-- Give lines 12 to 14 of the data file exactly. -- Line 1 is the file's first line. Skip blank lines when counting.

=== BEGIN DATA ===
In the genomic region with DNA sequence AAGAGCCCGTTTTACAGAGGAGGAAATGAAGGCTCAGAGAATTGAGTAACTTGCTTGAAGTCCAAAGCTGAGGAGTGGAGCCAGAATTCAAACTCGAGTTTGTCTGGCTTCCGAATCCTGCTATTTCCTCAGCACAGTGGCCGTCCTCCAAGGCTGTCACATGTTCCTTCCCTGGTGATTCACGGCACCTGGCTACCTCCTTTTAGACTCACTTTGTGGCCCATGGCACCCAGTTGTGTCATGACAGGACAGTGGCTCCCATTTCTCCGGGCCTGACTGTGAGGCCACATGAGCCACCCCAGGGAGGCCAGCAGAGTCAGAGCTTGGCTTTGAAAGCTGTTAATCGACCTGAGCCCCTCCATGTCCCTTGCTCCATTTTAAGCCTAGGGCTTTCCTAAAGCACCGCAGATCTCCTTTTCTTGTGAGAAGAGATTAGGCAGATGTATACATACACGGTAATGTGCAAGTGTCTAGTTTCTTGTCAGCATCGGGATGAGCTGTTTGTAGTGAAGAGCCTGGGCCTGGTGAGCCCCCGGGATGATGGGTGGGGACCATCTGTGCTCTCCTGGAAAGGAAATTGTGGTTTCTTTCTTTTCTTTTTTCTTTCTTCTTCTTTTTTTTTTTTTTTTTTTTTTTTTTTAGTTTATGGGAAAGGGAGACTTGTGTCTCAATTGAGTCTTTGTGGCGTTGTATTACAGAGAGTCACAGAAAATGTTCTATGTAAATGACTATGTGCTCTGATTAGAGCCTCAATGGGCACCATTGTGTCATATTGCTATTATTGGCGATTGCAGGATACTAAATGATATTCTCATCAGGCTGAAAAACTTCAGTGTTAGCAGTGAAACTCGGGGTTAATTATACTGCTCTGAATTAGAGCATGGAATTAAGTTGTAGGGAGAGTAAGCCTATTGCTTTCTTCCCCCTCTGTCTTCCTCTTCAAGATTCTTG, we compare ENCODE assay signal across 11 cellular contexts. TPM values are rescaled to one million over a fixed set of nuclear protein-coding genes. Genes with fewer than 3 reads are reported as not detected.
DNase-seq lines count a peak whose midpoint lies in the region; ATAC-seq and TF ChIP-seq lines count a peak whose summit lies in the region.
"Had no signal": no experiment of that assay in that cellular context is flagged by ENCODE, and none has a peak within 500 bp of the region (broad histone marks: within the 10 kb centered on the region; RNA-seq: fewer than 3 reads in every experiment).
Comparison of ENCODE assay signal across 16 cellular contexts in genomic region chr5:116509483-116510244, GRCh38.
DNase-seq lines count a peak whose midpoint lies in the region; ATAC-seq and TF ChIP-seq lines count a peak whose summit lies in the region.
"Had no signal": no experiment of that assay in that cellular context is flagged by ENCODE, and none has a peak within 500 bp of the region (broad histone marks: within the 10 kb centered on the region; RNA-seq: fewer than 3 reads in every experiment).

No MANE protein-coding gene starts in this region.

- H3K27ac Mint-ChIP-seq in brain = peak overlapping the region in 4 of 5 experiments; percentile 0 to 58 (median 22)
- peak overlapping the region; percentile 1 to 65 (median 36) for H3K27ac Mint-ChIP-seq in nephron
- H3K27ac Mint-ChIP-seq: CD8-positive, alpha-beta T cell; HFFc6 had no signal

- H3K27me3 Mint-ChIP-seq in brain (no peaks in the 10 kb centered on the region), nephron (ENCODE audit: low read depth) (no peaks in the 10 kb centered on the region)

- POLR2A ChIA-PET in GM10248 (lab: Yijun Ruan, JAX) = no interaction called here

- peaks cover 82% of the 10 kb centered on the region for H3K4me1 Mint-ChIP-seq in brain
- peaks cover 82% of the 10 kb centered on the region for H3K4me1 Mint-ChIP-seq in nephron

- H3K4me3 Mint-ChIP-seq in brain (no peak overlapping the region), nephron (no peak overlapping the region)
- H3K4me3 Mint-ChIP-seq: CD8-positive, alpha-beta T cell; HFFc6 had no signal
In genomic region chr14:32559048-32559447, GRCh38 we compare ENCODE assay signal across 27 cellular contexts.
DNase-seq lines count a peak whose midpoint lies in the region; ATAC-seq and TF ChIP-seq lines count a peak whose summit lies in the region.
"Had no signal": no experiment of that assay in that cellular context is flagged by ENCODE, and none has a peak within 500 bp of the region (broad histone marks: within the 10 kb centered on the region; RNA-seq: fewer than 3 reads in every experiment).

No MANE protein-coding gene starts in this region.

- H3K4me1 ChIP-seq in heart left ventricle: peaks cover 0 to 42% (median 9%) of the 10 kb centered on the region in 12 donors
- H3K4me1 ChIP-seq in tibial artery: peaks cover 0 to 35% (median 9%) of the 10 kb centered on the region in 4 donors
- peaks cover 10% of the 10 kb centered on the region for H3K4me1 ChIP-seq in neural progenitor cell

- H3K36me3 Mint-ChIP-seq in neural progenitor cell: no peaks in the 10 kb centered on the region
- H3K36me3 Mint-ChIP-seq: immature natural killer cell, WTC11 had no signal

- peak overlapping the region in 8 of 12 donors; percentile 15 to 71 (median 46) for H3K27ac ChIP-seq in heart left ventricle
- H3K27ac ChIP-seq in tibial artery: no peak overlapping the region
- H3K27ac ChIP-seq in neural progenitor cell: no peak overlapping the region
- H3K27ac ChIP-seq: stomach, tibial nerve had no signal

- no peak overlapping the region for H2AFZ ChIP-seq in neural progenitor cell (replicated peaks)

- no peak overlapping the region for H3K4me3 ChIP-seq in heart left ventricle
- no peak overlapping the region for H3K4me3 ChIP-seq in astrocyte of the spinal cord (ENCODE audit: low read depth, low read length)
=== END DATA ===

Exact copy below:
- POLR2A ChIA-PET in GM10248 (lab: Yijun Ruan, JAX) = no interaction called here

- peaks cover 82% of the 10 kb centered on the region for H3K4me1 Mint-ChIP-seq in brain
- peaks cover 82% of the 10 kb centered on the region for H3K4me1 Mint-ChIP-seq in nephron